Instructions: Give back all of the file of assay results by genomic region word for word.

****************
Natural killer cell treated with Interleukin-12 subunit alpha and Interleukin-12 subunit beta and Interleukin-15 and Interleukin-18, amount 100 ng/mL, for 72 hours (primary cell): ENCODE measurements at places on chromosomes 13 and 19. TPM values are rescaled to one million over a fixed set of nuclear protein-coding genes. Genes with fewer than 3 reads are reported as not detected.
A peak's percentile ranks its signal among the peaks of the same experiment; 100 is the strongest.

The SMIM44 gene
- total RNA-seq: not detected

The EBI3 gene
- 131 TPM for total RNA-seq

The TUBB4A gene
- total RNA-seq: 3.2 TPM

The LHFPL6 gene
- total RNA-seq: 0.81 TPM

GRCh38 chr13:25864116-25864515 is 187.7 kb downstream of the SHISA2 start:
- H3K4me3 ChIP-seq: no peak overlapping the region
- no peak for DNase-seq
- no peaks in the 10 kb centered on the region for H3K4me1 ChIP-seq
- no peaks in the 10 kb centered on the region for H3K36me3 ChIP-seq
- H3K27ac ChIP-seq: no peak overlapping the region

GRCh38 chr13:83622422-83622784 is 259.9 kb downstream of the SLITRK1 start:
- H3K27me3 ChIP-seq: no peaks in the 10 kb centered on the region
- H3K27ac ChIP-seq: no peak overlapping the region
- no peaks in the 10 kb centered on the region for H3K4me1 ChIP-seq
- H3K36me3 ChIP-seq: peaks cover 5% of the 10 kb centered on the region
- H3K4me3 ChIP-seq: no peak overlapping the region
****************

Natural killer cell treated with Interleukin-12 subunit alpha and Interleukin-12 subunit beta and Interleukin-15 and Interleukin-18, amount 100 ng/mL, for 72 hours (primary cell): ENCODE measurements at places on chromosomes 13 and 19. TPM values are rescaled to one million over a fixed set of nuclear protein-coding genes. Genes with fewer than 3 reads are reported as not detected.
A peak's percentile ranks its signal among the peaks of the same experiment; 100 is the strongest.

The SMIM44 gene
- total RNA-seq: not detected

The EBI3 gene
- 131 TPM for total RNA-seq

The TUBB4A gene
- total RNA-seq: 3.2 TPM

The LHFPL6 gene
- total RNA-seq: 0.81 TPM

GRCh38 chr13:25864116-25864515 is 187.7 kb downstream of the SHISA2 start:
- H3K4me3 ChIP-seq: no peak overlapping the region
- no peak for DNase-seq
- no peaks in the 10 kb centered on the region for H3K4me1 ChIP-seq
- no peaks in the 10 kb centered on the region for H3K36me3 ChIP-seq
- H3K27ac ChIP-seq: no peak overlapping the region

GRCh38 chr13:83622422-83622784 is 259.9 kb downstream of the SLITRK1 start:
- H3K27me3 ChIP-seq: no peaks in the 10 kb centered on the region
- H3K27ac ChIP-seq: no peak overlapping the region
- no peaks in the 10 kb centered on the region for H3K4me1 ChIP-seq
- H3K36me3 ChIP-seq: peaks cover 5% of the 10 kb centered on the region
- H3K4me3 ChIP-seq: no peak overlapping the region